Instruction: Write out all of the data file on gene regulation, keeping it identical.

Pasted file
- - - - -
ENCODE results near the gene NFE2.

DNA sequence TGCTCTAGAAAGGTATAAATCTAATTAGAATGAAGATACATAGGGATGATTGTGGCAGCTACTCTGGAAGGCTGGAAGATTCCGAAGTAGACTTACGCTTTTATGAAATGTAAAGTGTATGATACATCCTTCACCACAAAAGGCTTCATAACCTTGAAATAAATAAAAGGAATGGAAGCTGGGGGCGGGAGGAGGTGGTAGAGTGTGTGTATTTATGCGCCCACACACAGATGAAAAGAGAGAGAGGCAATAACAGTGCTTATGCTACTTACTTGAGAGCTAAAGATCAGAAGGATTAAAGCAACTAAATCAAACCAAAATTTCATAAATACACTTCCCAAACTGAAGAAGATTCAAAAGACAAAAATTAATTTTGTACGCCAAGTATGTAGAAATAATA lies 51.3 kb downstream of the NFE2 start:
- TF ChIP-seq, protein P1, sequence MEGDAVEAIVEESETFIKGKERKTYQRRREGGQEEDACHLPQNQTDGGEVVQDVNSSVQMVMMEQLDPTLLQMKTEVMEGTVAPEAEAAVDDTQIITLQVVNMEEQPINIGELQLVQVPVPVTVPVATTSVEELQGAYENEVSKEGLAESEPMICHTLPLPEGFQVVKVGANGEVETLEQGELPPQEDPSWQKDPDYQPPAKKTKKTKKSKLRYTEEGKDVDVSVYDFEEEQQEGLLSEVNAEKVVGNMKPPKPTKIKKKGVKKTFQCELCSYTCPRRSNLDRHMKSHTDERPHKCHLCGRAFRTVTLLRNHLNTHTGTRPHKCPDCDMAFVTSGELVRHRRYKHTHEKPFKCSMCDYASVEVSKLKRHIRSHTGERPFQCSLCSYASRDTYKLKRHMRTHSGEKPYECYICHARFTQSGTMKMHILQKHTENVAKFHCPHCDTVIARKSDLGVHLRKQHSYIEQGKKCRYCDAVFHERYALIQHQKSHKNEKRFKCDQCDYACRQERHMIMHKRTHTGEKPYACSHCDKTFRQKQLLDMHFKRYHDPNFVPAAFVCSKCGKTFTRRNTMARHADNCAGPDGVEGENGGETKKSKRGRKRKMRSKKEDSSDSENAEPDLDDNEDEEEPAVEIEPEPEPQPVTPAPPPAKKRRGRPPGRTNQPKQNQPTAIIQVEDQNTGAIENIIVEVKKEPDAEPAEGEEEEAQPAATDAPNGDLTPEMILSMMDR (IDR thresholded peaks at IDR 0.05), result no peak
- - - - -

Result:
ENCODE results near the gene NFE2.

DNA sequence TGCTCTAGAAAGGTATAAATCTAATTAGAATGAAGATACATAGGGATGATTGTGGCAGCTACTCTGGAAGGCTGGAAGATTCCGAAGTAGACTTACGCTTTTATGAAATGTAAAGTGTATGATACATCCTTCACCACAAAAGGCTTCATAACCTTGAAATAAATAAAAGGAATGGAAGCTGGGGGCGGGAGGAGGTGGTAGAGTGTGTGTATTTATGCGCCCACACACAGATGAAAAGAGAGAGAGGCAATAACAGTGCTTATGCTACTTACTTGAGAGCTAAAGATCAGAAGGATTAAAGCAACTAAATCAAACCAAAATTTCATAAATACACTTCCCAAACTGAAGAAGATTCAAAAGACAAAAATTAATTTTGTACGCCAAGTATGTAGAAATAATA lies 51.3 kb downstream of the NFE2 start:
- TF ChIP-seq, protein P1, sequence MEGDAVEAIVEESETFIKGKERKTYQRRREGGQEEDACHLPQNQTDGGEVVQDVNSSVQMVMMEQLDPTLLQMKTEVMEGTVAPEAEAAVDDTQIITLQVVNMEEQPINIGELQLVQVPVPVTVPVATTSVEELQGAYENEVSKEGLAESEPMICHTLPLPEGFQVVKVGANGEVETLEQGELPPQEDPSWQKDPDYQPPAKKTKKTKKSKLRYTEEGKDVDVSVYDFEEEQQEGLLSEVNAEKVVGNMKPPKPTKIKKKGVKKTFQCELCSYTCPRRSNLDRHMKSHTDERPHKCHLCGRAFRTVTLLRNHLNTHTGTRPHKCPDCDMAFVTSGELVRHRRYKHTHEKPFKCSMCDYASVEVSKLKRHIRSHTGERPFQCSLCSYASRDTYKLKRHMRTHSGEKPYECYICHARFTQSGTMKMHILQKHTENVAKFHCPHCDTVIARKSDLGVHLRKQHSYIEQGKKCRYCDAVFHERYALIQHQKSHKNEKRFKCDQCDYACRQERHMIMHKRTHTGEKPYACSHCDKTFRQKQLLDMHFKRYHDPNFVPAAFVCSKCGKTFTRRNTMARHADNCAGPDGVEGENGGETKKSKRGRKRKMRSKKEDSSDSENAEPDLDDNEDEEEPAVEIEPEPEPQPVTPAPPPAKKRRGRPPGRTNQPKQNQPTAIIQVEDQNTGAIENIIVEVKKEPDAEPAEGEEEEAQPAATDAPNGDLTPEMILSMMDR (IDR thresholded peaks at IDR 0.05), result no peak